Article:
Archis Bhandarkar

Archis is a junior studying Biological Engineering and Electrical Engineering at MIT. Systems and synthetic biology attract him as fields that can provide the tools to unravel the innerworkings of complex biological systems. In the future, he aspires to be part of the ranks of physicians and surgeons ushering in a new era of genomic medicine. His dream is that patients with currently intractable genetic disorders can someday walk into his care and receive the treatment they need.














Julia Goupil

Julia is a rising junior majoring in Biological Engineering at MIT. She’s excited about this year’s project, developing a genetic circuit to detect endometriosis, a complex disease that is poorly understood. She looks forward to carrying out the project from start to finish while gaining wet lab experience. Outside of iGEM, Julia plays for the MIT Varsity Women’s Soccer Team and enjoys reading, hanging out with friends, and eating lots of ice cream.















Maya Kaul

Maya is an MIT sophmore from Tetazoo. She is (by current calculations) majoring in bioengineering and plans to minor in EECS, while maintaining a decent fangirl standing for mechanical engineering. She is interested in gene editing and delivery systems to make applications of synthetic biology more viable. Current topics that pique her interest involve an alternative to FBS, cultured animal products, and cell penetrating peptides for gene delivery. In whatever time she steals violently from the work she should be doing, she appreciates janky carpentry, janky electronics, and very not janky ropework. She likes exploring, writing, and finding fun people who will tell her stories.











Wangui Mbuguiro

Wangui is a rising senior from Maryland studying Biological Engineering at MIT. Wangui was drawn to iGEM by the prospect of being able to design a project from start to finish. In the past, Wangui has lived two separate research lives. In one life, she explored her curiosity through research in the fields of neuropathology and oncology. In another life, she created and repaired devices as a student in Health, Sciences, and Technology and later as a Biomedical Equipment Technician. She is excited to be fusing the curious and creative sides of her to create a genetic circuit to detect endometriosis, a condition that affects 1 in 10 women. In her spare time, Wangui loves reading, writing, and running. Her other passions include planning events for Black Women’s Alliance, a community that has always supported her, and fundraising for Expediting Access to Standard Education, a club that supports education projects in developing countries.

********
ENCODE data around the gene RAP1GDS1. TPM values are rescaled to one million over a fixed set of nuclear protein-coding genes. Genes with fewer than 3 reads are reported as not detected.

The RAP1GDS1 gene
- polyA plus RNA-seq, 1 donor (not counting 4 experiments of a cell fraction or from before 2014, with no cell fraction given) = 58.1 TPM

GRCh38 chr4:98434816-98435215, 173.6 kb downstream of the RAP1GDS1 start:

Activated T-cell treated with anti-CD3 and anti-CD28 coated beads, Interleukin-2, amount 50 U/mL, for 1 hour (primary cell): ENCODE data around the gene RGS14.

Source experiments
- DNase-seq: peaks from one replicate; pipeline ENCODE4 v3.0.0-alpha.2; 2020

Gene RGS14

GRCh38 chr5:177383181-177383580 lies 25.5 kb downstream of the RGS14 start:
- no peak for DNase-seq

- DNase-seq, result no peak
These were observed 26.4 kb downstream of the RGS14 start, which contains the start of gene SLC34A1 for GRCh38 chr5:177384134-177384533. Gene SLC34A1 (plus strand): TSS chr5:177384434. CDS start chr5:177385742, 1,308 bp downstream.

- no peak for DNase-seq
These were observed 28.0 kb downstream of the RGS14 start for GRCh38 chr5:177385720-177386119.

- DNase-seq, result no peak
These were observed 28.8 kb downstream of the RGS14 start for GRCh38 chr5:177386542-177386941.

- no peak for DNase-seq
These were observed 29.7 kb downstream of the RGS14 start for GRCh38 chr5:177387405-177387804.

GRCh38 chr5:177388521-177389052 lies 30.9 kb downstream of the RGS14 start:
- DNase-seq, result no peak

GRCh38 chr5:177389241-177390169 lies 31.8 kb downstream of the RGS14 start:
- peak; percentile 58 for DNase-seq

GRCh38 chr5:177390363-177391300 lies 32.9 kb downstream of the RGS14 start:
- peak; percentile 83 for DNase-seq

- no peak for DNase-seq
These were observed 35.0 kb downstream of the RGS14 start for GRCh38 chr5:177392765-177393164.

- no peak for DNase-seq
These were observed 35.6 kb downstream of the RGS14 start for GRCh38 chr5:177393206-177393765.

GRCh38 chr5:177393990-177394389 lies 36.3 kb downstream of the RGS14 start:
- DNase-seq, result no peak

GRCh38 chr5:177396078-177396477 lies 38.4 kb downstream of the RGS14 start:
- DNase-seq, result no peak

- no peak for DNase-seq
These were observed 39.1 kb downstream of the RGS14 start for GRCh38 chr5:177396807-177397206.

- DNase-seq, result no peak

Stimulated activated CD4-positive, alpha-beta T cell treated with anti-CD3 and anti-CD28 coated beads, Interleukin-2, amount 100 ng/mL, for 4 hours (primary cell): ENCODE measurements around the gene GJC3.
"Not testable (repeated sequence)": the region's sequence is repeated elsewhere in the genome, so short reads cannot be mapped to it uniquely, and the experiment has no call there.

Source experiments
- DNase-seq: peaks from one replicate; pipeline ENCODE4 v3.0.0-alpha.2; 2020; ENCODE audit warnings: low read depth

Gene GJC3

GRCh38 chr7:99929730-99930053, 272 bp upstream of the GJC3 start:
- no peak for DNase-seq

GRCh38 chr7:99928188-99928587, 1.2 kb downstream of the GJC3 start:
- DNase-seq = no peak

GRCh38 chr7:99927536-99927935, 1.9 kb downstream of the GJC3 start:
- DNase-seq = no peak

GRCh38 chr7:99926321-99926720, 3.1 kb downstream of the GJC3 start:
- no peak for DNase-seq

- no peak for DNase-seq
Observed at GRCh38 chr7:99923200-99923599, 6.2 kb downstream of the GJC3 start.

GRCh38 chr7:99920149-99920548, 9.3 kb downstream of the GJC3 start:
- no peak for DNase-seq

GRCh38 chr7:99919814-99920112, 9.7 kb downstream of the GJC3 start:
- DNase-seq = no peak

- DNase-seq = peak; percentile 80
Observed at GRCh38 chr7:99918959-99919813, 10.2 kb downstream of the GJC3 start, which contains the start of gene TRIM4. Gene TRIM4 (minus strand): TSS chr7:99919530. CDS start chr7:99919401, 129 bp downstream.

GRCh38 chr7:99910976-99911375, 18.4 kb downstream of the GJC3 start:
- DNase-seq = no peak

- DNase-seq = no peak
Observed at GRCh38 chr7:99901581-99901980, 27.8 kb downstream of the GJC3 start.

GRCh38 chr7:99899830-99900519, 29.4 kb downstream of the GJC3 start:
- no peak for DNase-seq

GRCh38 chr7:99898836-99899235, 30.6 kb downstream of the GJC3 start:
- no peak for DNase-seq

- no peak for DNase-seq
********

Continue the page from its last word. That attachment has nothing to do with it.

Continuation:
Gizem Gumuskaya

Gizem is an architect and a masters student in Computation at MIT’s Department of Architecture. She is interested in exploring Synthetic Biology in order to develop scalable living building materials for construction in extreme environments. She is very excited to be practicing SynBio in mammalian cells as there lays many opportunities for synthetic tissue engineering. She plays the cello, sails in the Charles River / Atlantic Ocean and swing dances in her "free" time that she manages to hijack from Architecture, Design and Biology!













Colleen Foley

Colleen is a rising sophomore in Biological Engineering at MIT. In the future, she wants to work on developing technology that will help people live better, healthier lives. While she is still not sure how she will accomplish this yet, she is excited about being introduced to the field of synthetic biology through iGEM. She enjoys working on such a high-impact project to develop a diagnostic for a disease that is highly misunderstood. Beyond academics, she enjoys seeing dogs, exploring Boston, and eating chocolate.















Trinh Nguyen